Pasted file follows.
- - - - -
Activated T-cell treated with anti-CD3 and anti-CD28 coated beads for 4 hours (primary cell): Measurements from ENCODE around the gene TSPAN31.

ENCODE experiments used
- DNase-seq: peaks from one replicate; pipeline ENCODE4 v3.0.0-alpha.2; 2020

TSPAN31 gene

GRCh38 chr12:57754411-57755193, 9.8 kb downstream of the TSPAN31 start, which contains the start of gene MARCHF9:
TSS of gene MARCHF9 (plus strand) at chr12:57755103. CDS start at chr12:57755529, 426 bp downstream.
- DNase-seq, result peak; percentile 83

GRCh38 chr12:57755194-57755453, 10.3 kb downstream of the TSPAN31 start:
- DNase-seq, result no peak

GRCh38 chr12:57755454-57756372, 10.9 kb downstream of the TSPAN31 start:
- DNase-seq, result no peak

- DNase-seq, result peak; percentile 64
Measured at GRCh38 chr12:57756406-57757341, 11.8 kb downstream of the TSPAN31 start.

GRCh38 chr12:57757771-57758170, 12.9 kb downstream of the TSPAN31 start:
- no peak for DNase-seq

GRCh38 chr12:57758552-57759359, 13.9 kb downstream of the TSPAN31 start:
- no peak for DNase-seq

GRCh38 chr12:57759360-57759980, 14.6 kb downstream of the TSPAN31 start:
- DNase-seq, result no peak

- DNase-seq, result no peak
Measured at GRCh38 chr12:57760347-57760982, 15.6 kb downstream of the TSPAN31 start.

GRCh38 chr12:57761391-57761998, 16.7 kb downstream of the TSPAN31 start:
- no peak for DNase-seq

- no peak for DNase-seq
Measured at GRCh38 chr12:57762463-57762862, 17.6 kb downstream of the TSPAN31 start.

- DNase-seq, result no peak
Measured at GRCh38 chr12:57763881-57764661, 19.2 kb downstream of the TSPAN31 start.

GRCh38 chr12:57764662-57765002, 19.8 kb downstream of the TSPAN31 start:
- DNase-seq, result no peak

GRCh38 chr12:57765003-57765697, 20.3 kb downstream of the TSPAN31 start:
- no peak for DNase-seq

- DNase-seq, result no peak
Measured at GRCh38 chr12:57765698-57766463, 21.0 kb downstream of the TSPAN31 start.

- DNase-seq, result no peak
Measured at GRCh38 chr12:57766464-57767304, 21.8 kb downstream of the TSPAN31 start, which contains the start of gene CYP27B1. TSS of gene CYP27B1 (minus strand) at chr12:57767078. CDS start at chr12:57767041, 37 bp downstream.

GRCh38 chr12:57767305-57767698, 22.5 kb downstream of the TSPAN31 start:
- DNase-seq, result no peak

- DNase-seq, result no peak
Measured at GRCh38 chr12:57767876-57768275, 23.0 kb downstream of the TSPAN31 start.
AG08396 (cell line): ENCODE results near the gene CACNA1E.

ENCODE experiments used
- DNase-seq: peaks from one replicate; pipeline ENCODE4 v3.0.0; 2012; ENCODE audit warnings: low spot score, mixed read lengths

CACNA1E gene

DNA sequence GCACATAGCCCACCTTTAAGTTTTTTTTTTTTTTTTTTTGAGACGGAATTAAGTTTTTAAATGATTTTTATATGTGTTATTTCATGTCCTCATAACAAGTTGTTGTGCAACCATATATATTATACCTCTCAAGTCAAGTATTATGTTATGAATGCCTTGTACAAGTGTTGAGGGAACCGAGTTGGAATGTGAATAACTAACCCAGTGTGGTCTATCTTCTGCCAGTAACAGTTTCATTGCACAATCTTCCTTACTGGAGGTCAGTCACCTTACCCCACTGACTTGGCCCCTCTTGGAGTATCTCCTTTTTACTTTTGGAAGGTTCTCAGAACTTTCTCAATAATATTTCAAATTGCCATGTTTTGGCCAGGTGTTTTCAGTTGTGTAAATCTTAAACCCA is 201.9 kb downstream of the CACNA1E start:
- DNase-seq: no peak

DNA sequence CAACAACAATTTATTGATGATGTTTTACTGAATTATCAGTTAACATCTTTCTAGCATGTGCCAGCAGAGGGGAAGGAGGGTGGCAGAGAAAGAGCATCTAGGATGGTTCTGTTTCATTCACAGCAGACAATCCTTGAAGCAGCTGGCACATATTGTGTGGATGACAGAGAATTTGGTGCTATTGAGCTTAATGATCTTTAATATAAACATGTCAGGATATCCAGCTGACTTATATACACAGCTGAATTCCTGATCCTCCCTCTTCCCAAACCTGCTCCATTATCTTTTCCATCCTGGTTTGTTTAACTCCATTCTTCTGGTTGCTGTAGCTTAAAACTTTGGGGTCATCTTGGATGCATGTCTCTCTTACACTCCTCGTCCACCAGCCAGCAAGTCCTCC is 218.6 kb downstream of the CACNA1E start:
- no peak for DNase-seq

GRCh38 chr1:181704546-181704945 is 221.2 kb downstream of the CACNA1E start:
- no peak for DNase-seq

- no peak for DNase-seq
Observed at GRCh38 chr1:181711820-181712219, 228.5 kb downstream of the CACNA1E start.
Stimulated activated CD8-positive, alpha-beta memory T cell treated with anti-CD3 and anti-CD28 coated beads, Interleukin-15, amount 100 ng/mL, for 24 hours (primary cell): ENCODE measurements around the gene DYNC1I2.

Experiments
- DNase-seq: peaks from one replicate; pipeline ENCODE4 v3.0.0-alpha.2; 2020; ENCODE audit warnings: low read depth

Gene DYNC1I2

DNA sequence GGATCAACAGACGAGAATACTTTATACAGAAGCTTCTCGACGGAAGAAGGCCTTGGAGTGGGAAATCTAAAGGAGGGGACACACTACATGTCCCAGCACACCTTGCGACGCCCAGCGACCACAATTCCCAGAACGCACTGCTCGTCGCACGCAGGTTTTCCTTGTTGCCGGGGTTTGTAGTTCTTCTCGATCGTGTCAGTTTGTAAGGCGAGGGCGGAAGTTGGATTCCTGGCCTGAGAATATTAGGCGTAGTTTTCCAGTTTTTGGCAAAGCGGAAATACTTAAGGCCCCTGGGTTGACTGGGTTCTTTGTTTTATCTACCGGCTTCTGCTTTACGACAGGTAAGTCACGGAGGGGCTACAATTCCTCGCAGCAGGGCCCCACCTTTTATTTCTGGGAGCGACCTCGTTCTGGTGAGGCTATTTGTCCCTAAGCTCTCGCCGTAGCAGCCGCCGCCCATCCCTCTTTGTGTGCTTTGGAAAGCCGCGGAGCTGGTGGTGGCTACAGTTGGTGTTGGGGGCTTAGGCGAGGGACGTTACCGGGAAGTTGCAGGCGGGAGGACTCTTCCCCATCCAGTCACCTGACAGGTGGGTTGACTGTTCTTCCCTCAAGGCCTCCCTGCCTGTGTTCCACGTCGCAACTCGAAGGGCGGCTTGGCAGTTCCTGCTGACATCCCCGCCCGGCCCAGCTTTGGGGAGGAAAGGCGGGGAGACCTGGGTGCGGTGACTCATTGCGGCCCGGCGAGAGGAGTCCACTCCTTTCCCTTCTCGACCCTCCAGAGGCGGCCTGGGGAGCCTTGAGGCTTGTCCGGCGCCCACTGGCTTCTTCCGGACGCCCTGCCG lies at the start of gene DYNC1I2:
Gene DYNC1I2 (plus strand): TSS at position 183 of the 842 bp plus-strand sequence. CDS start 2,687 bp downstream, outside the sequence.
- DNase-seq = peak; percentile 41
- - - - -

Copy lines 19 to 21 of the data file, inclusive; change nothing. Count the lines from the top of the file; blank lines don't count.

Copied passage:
- DNase-seq, result no peak

- DNase-seq, result no peak
Measured at GRCh38 chr12:57760347-57760982, 15.6 kb downstream of the TSPAN31 start.